CVS Health announces end to tobacco sales
In terrific news for public health and tobacco control, CVS announced today that it has ended tobacco sales at its 7,700 retail pharmacies, nearly a month ahead of its target date of October 1. CVS also announced that it is launching a smoking cessation campaign to help Americans quit smoking. In addition, CVS Caremark Corporation announced that it is changing its corporate name to CVS Health to reflect its broader health care commitment and expertise.
CVS has also launched a social media campaign – #OneGoodReason – in which they are inviting everyone to share their personal stories of how smoking and tobacco use has affected their lives and why they live tobacco-free. You can support CVS by participating in the campaign and stating your #OneGoodReason on social media channels.
Here are 5 ways you can get involved in the #OneGoodReason campaign:
- Using the template attached to this email, create your #OneGoodReason to live tobacco-free, and share on your social channels.
- Take your own photo of your #OneGoodReason to live tobacco-free, and share on your social channels.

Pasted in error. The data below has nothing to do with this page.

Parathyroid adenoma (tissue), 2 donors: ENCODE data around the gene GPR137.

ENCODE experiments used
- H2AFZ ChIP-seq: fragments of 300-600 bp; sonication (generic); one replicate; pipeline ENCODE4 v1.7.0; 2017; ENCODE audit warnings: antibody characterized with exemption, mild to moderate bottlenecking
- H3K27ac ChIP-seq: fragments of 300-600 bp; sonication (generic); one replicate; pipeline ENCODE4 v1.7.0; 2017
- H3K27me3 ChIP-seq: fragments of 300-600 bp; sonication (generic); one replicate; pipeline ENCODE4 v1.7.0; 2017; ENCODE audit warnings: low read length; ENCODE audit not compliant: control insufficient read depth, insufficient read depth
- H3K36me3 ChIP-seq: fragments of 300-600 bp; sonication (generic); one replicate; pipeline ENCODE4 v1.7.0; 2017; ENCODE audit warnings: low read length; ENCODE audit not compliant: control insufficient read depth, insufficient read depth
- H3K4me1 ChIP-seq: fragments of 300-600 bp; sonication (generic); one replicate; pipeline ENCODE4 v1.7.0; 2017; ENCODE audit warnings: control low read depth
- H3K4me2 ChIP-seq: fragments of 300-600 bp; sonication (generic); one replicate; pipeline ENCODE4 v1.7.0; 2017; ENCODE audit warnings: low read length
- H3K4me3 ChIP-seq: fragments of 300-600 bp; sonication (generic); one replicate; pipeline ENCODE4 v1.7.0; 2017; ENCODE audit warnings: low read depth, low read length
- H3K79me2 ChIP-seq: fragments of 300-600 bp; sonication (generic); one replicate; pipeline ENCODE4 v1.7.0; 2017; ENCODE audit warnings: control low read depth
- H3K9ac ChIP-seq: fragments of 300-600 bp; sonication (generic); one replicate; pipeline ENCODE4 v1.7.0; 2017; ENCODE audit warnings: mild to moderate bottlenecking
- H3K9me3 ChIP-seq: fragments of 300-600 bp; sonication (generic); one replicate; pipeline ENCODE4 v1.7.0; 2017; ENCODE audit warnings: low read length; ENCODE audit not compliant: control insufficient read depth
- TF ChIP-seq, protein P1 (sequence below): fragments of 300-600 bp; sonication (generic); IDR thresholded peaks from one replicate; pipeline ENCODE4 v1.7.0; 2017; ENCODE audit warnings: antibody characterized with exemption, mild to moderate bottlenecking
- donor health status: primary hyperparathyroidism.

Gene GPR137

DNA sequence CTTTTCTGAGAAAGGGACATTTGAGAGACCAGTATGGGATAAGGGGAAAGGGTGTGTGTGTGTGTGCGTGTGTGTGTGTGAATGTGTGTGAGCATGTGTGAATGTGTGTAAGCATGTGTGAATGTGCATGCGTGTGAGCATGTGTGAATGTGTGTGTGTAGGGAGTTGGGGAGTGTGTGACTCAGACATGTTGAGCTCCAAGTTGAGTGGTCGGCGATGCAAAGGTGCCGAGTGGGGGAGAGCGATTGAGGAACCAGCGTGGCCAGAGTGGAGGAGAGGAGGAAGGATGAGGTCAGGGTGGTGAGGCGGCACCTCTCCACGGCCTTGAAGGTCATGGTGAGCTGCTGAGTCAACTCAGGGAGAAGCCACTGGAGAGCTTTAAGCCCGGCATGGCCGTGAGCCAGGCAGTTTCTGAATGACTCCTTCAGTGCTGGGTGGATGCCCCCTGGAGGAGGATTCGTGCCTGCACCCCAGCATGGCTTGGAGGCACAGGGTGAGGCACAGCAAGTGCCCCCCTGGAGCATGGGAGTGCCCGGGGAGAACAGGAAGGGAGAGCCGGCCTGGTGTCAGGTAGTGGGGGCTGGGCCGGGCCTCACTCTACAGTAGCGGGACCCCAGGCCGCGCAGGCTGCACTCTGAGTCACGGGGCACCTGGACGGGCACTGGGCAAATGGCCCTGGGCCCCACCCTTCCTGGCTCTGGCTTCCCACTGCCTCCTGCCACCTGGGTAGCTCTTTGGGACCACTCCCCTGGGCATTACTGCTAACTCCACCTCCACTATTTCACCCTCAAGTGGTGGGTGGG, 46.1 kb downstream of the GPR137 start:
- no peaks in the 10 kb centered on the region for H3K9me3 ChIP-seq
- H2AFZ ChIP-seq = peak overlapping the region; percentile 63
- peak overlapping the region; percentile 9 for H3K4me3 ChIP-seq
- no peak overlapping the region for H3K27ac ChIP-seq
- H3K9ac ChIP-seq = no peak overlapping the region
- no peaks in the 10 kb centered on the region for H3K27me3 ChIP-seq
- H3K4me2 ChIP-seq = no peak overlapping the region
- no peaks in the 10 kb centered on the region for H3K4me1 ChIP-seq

- Create a video with your #OneGoodReason to live tobacco-free and upload to CVS’s online hub here: www.cvs.com/quit-smoking/one-good-reason.html
- Share CVS’s social posts, and include your #OneGoodReason (via @CVSinAction and @CVS_Extra on Twitter and www.facebook.com/cvs on Facebook).
- Encourage your community to share their #OneGoodReason. Example Posts:
- Facebook: Whether you quit smoking, never started or helped someone quit – whatever your reason, we’re sure it’s a good one! Stand with us and CVS Health and tell us your #OneGoodReason to live tobacco-free www.cvs.com/quit-smoking/one-good-reason.html
- Twitter: Stand with us and CVS Health and share your #OneGoodReason to live tobacco-free. http://bit.ly/1q8DsLS.